The problem of conventional, low-temperature superconductivity has been regarded as solved since the seminal work of Bardeen, Cooper, and Schrieffer (BCS) more than 50 years ago. However, the theory does not allow accurate predictions of some of the most fundamental properties of a superconductor, including the superconducting energy gap on the Fermi surface. This thesis describes the development and scientific implementation of a new experimental method that puts this old problem into an entirely new light. The nominee has made major contributions to the development and implementation of a new experimental method that enhances the resolution of spectroscopic experiments on dispersive lattice-vibrational excitations (the "glue" responsible for Cooper pairing of electrons in conventional superconductors) by more than two orders of magnitude. Using this method,he has discovered an unexpected relationship between the superconducting energy gap and the geometry of the Fermi surface in the normal state, both of which leave subtle imprints in the lattice vibrations that could not be resolved by conventional spectroscopic methods.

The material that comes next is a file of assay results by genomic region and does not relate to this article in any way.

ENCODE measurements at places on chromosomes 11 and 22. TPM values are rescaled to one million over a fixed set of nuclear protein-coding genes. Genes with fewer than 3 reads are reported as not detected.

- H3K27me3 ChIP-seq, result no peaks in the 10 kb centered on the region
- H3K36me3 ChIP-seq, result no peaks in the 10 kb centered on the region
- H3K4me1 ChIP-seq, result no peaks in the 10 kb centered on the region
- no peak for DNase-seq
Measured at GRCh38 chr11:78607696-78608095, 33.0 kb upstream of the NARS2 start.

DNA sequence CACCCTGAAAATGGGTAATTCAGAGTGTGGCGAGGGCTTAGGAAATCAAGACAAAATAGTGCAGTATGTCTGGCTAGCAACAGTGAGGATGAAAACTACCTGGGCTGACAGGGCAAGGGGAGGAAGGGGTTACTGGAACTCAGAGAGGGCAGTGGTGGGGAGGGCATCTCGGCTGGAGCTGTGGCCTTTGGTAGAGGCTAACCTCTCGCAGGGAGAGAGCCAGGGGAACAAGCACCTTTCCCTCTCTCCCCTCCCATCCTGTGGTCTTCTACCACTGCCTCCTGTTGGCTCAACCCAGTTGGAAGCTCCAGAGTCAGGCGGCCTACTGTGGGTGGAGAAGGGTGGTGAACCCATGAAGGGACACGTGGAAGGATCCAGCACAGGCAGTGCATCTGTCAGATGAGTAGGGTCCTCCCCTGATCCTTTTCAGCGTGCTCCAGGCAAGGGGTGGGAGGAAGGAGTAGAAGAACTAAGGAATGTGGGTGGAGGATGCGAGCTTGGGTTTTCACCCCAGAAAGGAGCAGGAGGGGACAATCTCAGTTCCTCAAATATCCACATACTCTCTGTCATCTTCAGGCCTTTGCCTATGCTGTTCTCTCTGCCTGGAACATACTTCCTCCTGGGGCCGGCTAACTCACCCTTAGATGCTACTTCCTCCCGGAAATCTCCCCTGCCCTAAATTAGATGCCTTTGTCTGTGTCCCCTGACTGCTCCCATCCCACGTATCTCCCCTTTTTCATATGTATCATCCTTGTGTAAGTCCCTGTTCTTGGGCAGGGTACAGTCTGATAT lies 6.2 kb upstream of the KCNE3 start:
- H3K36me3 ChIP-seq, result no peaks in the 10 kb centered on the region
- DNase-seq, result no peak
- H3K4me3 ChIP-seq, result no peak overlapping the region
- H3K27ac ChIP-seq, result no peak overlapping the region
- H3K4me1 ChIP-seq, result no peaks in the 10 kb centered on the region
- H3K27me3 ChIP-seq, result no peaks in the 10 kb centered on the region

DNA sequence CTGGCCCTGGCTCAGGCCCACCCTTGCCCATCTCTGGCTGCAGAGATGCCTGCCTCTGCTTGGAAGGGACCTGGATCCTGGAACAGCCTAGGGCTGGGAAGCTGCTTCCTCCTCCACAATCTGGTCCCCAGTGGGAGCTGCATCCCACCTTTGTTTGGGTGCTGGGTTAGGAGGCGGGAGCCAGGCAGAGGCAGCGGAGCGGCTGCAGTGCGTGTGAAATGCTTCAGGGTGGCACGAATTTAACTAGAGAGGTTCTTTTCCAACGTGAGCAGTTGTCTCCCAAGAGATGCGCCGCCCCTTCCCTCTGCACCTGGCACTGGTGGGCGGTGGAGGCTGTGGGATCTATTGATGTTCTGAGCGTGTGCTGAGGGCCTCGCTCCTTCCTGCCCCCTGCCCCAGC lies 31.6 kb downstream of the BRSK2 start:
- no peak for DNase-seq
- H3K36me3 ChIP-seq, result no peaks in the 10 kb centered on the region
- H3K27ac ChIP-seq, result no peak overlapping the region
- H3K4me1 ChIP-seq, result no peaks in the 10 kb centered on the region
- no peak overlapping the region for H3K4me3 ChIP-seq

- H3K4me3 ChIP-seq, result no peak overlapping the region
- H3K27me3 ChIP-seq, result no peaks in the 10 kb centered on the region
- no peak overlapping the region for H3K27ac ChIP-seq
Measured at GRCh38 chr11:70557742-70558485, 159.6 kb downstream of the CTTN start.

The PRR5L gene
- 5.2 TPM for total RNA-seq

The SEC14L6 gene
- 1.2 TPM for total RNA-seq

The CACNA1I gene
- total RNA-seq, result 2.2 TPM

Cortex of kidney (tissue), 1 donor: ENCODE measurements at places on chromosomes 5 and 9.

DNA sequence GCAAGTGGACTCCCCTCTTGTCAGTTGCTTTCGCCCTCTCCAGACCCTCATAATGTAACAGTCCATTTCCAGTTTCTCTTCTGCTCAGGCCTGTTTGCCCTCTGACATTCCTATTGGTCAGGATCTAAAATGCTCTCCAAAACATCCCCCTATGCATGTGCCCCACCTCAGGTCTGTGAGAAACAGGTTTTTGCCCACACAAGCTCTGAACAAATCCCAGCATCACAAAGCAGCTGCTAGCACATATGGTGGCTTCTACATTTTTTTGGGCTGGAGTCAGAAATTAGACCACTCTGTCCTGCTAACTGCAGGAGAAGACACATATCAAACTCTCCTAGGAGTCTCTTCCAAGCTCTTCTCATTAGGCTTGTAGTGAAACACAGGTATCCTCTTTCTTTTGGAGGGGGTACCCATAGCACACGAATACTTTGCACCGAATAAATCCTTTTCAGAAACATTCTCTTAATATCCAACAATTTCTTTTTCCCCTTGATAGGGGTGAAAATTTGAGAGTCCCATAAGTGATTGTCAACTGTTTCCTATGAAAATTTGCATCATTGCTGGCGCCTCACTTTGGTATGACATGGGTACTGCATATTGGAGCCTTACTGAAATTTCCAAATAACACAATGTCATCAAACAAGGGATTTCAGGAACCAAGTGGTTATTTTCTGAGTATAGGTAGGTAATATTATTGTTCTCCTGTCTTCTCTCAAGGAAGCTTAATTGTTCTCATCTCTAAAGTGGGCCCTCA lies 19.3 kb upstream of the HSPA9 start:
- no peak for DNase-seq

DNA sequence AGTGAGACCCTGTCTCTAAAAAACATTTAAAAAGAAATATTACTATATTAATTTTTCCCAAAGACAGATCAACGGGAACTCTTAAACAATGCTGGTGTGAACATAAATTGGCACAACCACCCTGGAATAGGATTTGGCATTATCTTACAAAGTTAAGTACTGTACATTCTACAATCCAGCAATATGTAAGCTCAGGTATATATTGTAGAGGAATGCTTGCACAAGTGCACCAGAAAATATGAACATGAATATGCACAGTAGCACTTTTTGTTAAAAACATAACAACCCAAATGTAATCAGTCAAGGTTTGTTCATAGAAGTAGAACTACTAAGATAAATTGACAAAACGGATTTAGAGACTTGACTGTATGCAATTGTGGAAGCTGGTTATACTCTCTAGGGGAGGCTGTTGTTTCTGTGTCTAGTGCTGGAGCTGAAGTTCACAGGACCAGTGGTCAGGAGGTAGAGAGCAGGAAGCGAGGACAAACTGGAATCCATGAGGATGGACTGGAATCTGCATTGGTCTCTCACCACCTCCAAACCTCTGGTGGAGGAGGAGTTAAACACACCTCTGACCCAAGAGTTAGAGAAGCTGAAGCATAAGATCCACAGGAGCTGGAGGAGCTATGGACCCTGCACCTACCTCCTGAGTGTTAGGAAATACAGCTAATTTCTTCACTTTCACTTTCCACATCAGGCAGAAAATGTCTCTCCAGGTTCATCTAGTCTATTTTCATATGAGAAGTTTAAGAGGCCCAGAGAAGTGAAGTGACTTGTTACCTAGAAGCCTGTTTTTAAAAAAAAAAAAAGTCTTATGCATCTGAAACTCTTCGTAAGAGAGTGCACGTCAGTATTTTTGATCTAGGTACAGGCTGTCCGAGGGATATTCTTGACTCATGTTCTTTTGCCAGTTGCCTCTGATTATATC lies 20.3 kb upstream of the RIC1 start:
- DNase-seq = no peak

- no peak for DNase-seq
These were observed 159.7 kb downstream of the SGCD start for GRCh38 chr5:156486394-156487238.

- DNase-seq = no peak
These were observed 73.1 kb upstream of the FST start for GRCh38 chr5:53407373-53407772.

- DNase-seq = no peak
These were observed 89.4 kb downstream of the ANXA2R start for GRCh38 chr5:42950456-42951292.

He has confirmed this relationship on two elemental superconductors and on a series of metallic alloys. This indicates that a mechanism qualitatively beyond the standard BCS theory determines the magnitude and anisotropy of the superconducting gap.